In Defence of Life“It’s about grabbing a part of the Earth and placing a mark of ownership on something that actually owns you. It doesn’t add up.”

In this interview poet, Earth Defender and Right Livelihood Award Winner Nnimmo Bassey challenges the assumptions at the very root of the mining industry- that we need to and should mine more. Discussing the vast damage and poverty oil extraction has brought to his home country of Nigeria, Nnimmo argues that even the most ‘responsible’ mining operations leave behind irreparable harm. His message is that, though it seems unthinkable to many, we must move away from an extractive relationship with the planet. Watch Nnimmo’s interview here: vimeo.com/155553521

This interview accompanies In Defence of Life, a documentary that follows the trials and triumphs of four communities fighting back against mining giants. Watch it here: vimeo.com/162669257

Filmed by Jess Phillimore
Edited by Joseph Lambert
For The Gaia Foundation

From Gaia Foundation

Oil, Power & Pollution in South Sudan

Oil, Power and a Sign of Hope coverOil, Power and A Sign of Hope is a book about oil, speed, corporate power and death. It is not about the oil pollution in the Niger Delta. It is rather about the severe pollution of the ground water in the oil field communities of South Sudan. And the pollution is from the contamination of the water bodies by produced water that is generated during crude oil extraction.

It may well be true as has been asserted by some observers that the Sudan was split in two by oil. The fact that oil is at the centre of geopolitics, of global dominance and control is indisputable. It is also a fact that crude oil’s footprint on climate change cannot be denied. In fact, analysts have concluded that the world has to completely halt the burning of fossil fuels by 2030 if the target of keeping to 1.5 degrees Celsius temperature increase above pre industrial level, a highlight of the Paris Agreement, is to be met. The control of global policy on climate change by the fossil fuels industry is so strong that this known villain is not mentioned even once in the Paris Agreement that the politicians have applauded and are getting ready to sign in a few days.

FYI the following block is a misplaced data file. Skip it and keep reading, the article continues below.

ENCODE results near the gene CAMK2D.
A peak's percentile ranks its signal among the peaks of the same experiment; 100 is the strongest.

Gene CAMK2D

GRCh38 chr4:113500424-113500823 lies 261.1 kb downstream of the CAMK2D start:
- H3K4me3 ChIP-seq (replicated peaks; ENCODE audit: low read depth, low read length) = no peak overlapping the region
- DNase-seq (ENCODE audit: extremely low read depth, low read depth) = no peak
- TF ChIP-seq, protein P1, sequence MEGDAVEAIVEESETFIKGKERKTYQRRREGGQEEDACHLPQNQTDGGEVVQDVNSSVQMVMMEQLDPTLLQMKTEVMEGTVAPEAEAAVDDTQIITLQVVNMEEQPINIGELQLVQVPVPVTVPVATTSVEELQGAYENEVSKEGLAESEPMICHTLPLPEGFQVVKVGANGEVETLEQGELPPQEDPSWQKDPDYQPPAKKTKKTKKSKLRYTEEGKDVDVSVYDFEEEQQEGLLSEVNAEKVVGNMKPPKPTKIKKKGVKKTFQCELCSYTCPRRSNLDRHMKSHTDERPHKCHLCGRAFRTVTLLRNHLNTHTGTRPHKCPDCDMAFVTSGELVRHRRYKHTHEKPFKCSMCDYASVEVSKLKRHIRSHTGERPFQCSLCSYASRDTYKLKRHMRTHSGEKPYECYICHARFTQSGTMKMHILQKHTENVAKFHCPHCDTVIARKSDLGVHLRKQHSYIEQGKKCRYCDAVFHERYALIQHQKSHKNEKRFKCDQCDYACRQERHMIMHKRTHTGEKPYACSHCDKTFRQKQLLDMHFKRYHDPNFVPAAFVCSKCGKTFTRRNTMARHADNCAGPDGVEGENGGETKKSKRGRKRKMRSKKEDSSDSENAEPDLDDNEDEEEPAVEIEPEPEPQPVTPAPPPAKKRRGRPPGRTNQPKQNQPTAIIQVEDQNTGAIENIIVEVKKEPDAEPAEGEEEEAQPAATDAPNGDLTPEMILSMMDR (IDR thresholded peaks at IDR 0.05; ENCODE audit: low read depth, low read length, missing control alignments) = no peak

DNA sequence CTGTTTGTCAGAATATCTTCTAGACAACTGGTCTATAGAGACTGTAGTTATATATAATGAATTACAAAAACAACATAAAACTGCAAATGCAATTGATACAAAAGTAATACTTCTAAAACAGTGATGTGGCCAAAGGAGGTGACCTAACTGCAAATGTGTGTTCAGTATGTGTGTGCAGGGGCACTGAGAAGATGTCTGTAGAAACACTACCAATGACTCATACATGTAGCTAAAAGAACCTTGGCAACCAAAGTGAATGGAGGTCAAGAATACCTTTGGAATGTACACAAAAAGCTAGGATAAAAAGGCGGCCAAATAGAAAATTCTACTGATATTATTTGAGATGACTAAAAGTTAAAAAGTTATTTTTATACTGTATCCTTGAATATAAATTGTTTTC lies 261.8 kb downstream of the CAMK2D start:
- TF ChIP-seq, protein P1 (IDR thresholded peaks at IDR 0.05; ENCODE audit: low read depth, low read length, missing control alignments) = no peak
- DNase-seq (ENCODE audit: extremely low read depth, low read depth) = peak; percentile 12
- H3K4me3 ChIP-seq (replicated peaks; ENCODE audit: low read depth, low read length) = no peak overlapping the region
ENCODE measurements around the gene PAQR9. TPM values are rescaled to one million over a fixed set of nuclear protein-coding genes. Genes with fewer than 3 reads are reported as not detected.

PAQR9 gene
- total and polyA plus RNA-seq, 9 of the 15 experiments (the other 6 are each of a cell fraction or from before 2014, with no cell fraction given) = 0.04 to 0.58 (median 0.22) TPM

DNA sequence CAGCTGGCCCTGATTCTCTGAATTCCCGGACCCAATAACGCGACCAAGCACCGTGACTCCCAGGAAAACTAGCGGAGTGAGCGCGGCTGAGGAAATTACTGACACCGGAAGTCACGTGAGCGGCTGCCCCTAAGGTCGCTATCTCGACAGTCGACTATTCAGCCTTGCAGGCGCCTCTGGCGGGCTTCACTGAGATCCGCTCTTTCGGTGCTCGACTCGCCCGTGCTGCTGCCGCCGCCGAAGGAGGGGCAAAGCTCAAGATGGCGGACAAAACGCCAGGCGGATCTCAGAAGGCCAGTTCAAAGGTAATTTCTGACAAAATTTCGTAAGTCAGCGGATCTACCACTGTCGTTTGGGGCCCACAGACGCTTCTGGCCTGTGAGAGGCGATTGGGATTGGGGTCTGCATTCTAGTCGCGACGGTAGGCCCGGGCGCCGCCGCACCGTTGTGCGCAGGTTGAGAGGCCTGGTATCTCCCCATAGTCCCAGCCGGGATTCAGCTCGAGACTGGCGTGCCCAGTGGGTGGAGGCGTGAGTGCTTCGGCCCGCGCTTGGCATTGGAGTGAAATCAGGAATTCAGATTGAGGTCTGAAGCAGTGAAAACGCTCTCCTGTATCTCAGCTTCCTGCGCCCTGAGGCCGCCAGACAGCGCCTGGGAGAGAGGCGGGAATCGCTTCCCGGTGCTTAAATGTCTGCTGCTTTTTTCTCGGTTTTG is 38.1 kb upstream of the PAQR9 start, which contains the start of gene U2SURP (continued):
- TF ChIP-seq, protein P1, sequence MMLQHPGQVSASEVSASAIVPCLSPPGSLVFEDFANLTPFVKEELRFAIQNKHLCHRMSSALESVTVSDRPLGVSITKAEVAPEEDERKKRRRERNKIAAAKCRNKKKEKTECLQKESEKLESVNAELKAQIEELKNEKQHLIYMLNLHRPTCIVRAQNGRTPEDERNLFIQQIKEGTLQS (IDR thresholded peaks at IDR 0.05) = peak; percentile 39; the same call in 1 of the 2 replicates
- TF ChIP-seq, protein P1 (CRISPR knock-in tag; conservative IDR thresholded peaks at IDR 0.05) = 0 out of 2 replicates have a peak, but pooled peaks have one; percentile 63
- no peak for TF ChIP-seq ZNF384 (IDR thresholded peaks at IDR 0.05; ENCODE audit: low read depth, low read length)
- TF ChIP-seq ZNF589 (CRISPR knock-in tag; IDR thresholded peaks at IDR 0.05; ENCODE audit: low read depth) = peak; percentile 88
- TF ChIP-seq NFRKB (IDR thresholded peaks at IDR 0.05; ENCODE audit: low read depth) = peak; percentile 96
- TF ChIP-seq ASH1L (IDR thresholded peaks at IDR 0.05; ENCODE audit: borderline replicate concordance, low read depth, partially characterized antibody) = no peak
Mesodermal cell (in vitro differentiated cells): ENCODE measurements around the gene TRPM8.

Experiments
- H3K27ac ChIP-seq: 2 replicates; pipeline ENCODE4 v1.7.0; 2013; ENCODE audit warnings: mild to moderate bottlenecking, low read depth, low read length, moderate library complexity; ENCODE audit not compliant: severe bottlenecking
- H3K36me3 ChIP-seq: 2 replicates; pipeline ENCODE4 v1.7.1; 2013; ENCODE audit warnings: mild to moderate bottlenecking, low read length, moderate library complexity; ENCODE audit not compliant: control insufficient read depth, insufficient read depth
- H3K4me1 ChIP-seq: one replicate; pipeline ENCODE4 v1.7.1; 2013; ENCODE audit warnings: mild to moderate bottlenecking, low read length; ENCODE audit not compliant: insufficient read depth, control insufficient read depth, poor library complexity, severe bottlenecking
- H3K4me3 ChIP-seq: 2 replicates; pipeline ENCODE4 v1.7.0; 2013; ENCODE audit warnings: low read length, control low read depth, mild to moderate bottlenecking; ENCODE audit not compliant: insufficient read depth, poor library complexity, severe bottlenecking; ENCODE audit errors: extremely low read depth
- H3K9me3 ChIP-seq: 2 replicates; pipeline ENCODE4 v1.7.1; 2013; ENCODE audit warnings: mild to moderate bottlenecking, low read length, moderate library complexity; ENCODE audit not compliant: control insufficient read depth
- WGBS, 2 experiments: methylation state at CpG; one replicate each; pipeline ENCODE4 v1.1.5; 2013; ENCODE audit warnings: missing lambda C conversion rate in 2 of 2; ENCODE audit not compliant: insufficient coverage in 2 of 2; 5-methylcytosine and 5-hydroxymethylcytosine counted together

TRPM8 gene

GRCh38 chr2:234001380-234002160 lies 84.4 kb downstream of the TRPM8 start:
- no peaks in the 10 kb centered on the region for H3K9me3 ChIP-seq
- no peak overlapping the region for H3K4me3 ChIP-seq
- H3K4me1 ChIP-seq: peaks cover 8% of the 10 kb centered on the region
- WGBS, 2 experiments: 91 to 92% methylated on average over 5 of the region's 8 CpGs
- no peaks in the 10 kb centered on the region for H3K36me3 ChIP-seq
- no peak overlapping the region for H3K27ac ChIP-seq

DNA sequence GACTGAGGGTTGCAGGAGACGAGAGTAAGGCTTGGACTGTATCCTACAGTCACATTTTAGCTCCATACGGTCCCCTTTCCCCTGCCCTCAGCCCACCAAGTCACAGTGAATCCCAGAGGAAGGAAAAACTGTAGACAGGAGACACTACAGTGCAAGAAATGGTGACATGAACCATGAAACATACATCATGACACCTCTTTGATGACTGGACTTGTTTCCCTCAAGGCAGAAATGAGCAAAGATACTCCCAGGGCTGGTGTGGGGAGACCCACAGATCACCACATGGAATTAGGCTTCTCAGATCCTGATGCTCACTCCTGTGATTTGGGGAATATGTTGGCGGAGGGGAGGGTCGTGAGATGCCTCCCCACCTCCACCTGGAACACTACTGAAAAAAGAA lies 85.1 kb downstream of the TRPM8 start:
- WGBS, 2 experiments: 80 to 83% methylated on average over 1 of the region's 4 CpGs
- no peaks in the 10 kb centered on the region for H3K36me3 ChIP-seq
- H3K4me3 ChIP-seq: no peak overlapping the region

Written by Klaus Stieglitz (with Sabine Pamperrien) and published by ruffer & rub, the book, Oil, Power and a Sign of Hope raises very strong issues regarding the linkage between oil corporations (in this case Petronas), automobile corporations (in this case Mercedes) and the destruction of lives in the oil fields of South Sudan. Mercedes and Petronas are partners in the Grand Prix events with their logos announcing their wedlock.

Written with deep compassion after spending many years providing humanitarian service in the polluted communities, the writer exposes the misery and harm that oil field communities are exposed to while corporations enjoy extreme wealth while feeding the world’s insatiable thirst for energy, speed and profit. It shows that produced water and drilling fluids are key sources of contamination of the water communities depend on.

An excerpt from the book is in order here: